The Word of God is the instrument through which the Holy Spirit works, it is the sword of the Spirit in more senses than one; and the one who would know the work of the Holy Spirit in any direction must feed upon the Word. The one who would pray in the Spirit must meditate much upon the Word, that the Holy Spirit may have something through which He can work. The Holy Spirit works His prayers in us through the Word, and neglect of the Word makes praying in the Holy Spirit an impossibility. If we would feed the fire of our prayers with the fuel of God’s Word, all our difficulties in prayer would disappear.

Lord, I'm sorry that oftentimes we present to you our shopping list when we pray.  We forget that what we must pray for must come as a result of our abiding in Christ and in Your Word. I know You care about every detail of our life, and You know what needs we have in our shopping list. But, more importantly, You want us to abide in Your presence, to meditate Your Words that we may truly live a life that reflects Your plans and purposes for us. And when we learn to do and be as You want us to, then nothing can hinder us from receiving what we ask for in prayer. Thank You, Lord, for the gentle reminder of this truth. Amen.

20.9.11

Don't Give Up - Pray Through

In two parables in the Gospel of Luke, Jesus teaches with great emphasis the lesson that men ought always to pray and not to faint. The first parable is found in Luke 11:5-8, and the other in Luke 18:1-8.
“And He said to them, Suppose one of you has a friend, and he goes to him at midnight, and says, ‘Friend, lend me three loaves; because a friend of mine on a journey has come to me, and I have nothing to set before him?’ Then, the one inside answers, ‘Don't bother me. The door is already locked, and my children are with me in bed. I can't get up and give you anything.’ I tell you, though he will not get up and give him the bread because he is his friend, yet because of the man's boldness he will get up and give him as much as he needs.” (Luke 11:5-8)
Then Jesus told his disciples a parable to show them that they should always pray and not give up. He said, "In a certain town there was a judge who neither feared God, nor cared about men. And there was a widow in that town who kept coming to him with the plea,

‘Grant me justice against my adversary.’

“For some time he refused. But finally he said to himself, ‘Even though I don't fear God, or care about men, yet because this widow keeps bothering me, I will see that she gets justice, so that she won't eventually weary me out with her coming.’"

And the Lord said, "Listen to what the unjust judge says. And will not God bring about justice to his chosen ones, who cry out to him day and night? Will he keep putting them off? I tell you, He will see that they get justice, and quickly. However, when the Son of man comes, will He find faith on the earth?” (Luke 18:1-8)

In the former of these two parables, Jesus sets forth the necessity of importunity in prayer in a startling way. The word rendered “importunity” means literally “shamelessness,” as if Jesus would have us understand that God would have us draw near to Him with a determination to obtain the things we seek that will not be put to shame by any seeming refusal or delay on God’s part. God delights in the holy boldness that will not take “no” for an answer. It is an expression of great faith, and nothing pleases God more than faith.

Jesus seemed to put the Syro-Phoenician woman away almost with rudeness, but she would not be put away, and Jesus looked upon her shameless importunity with pleasure, and said, “O woman, great is thy faith; be it unto you even as you will.” (Matt. 15:28) God does not always let us get things at our first effort. He would train us and make us strong men by compelling us to work hard for the best things. So also He does not always give us what we ask in answer to the first prayer; He would train us and make us strong men of prayer by compelling us to pray hard for the best things. He makes us PRAY THROUGH.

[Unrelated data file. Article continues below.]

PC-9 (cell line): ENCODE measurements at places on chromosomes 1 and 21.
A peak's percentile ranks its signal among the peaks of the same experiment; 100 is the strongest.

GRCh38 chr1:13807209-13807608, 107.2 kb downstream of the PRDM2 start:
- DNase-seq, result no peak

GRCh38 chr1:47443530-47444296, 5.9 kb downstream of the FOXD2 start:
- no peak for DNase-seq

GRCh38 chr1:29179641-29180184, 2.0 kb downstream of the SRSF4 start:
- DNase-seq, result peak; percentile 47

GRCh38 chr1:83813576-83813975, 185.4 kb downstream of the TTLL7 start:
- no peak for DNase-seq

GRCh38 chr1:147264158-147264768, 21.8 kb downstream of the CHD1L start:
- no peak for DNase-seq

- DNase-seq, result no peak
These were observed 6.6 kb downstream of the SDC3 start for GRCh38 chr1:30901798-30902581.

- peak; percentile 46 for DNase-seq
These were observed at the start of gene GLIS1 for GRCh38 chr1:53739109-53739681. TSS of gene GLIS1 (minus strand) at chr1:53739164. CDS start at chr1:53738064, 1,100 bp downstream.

I am glad that this is so. There is no more blessed training in prayer than that that comes through being compelled to ask again and again and again even through a long period of years before one obtains that which he seeks from God. Many people call it submission to the will of God when God does not grant them their requests at the first or second asking, and they say:

“Well, perhaps it is not God’s will.”

As a rule this is not submission, but spiritual laziness. We do not call it submission to the will of God when we give up after one or two efforts to obtain things by action; we call it lack of strength of character. When the strong man of action starts out to accomplish a thing, if he does not accomplish it the first, or second or one hundredth time, he keeps hammering away until he does accomplish it; and the strong man of prayer when he starts to pray for a thing keeps on praying until he prays it through, and obtains what he seeks. We should be careful about what we ask from God, but when we do begin to pray for a thing we should never give up praying for it until we get it, or until God makes it very clear and very definite to us that it is not His will to give it.

Some would have us believe that it shows unbelief to pray twice for the same thing, that we ought to “take it” the first time that we ask. Doubtless there are times when we are able through faith in the Word or the leading of the Holy Spirit to CLAIM the first time that which we have asked of God; but beyond question there are other times when we must pray again and again and again for the same thing before we get our answer. Those who have gotten beyond praying twice for the same thing have gotten beyond their Master (Matt. 26:44).

George Muller prayed for two men daily for upwards of sixty years. One of these men was converted shortly before his death, I think at the last service that George Muller held, the other was converted within a year after his death. One of the great needs of the present day is men and women who will not only start out to pray for things, but pray on and on and on until they obtain that which they seek from the Lord.